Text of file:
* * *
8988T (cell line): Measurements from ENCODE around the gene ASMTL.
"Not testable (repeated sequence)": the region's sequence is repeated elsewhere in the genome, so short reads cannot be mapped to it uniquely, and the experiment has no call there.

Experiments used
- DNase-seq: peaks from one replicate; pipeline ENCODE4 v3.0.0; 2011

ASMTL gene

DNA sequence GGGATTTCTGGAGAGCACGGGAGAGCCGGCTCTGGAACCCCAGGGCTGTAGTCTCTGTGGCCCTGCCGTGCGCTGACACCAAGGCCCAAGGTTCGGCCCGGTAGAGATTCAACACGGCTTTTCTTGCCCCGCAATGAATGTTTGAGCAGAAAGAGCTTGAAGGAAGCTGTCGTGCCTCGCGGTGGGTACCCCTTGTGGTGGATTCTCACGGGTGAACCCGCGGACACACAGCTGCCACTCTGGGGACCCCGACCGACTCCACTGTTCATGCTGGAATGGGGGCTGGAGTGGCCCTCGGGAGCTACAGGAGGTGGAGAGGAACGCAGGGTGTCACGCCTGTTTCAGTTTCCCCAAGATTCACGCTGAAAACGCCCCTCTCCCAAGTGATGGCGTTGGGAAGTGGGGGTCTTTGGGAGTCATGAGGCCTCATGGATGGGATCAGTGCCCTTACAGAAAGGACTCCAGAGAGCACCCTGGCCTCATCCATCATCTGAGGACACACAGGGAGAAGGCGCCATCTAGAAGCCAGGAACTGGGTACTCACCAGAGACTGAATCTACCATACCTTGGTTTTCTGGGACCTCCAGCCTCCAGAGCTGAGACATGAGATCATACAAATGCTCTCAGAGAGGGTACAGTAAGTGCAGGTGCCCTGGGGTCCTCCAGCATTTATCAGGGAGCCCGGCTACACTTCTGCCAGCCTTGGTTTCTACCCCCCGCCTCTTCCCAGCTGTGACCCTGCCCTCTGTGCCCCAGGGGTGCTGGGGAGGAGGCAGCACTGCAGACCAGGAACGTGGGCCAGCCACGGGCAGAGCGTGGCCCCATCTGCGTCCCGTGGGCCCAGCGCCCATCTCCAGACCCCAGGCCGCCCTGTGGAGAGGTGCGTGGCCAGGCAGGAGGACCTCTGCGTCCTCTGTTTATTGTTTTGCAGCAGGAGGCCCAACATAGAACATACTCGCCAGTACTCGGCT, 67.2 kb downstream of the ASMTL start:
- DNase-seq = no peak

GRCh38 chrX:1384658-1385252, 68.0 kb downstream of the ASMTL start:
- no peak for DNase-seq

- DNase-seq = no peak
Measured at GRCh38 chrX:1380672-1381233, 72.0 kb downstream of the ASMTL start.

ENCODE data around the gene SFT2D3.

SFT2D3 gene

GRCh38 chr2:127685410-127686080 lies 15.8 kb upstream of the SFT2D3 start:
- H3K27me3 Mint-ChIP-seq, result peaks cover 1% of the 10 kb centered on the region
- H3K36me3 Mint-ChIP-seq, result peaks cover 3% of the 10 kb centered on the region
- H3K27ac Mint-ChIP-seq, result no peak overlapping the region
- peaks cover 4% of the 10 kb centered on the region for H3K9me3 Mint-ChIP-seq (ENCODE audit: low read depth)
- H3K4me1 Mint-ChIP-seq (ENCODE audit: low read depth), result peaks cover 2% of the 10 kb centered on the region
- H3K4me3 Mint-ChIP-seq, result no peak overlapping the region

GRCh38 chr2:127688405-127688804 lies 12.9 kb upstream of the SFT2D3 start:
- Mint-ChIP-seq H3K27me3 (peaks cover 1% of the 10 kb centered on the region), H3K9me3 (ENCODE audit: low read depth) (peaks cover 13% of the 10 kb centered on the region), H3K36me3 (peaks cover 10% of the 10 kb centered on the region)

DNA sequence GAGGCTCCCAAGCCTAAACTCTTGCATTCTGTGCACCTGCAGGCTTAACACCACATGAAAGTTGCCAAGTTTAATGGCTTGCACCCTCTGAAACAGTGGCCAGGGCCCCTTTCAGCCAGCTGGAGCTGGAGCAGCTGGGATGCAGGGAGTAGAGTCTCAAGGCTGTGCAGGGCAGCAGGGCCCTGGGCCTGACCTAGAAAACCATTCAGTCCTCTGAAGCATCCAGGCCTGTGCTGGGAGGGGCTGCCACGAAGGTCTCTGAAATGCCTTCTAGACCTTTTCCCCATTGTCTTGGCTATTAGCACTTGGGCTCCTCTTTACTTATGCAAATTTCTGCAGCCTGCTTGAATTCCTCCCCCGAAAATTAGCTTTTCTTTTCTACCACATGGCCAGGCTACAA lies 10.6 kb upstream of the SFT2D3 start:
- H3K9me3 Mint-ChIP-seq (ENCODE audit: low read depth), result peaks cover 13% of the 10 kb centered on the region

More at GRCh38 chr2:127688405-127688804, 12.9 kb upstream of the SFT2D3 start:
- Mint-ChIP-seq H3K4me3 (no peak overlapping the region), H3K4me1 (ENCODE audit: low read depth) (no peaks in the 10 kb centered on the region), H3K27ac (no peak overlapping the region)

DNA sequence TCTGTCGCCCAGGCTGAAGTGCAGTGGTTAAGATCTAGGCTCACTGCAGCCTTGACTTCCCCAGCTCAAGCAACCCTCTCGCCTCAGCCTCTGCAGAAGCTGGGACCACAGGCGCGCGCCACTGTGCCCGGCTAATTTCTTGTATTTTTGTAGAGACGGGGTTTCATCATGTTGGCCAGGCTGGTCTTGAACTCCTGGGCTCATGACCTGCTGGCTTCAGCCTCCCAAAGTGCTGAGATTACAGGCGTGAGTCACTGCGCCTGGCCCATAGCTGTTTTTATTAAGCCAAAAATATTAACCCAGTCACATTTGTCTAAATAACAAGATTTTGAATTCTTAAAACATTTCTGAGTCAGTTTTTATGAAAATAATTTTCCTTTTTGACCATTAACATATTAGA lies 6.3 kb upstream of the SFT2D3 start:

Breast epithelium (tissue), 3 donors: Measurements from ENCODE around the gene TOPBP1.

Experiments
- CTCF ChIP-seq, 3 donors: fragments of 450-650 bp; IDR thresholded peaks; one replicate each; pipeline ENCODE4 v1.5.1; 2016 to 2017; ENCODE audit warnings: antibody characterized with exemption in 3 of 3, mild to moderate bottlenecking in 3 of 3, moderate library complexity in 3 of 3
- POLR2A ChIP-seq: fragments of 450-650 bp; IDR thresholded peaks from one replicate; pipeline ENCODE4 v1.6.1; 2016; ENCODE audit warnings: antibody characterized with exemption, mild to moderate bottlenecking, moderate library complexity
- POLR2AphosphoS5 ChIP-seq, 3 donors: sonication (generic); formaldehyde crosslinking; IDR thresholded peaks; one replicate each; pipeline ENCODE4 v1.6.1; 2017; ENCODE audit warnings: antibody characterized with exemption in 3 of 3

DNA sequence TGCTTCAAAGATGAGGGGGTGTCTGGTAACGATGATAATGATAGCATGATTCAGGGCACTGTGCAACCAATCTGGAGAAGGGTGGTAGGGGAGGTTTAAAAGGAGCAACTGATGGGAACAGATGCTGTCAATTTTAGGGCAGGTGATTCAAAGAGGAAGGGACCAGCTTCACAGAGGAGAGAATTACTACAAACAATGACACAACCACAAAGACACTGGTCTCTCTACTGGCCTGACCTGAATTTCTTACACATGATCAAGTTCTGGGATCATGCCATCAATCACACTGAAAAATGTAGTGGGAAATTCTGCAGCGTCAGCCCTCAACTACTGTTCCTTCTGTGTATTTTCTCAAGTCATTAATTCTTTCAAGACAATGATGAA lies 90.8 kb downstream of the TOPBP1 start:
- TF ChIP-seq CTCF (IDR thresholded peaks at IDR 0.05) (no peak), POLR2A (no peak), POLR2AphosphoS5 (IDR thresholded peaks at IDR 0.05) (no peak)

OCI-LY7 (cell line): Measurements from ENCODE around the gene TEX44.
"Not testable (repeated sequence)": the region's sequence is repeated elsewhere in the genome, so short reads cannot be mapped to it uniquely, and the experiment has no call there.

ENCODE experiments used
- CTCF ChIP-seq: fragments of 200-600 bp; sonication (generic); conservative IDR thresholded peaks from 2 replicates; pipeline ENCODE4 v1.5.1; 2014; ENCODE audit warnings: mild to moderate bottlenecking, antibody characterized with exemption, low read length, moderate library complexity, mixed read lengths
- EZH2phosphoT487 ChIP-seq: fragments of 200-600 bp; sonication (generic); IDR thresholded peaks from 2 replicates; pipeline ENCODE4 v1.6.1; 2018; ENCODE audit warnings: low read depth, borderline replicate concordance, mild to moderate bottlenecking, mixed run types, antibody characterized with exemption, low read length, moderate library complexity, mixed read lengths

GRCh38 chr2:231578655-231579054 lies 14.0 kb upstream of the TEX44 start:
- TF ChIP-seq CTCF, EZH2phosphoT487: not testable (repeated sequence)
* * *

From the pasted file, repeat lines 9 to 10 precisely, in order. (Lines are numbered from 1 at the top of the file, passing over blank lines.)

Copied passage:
- no peak for DNase-seq

- DNase-seq = no peak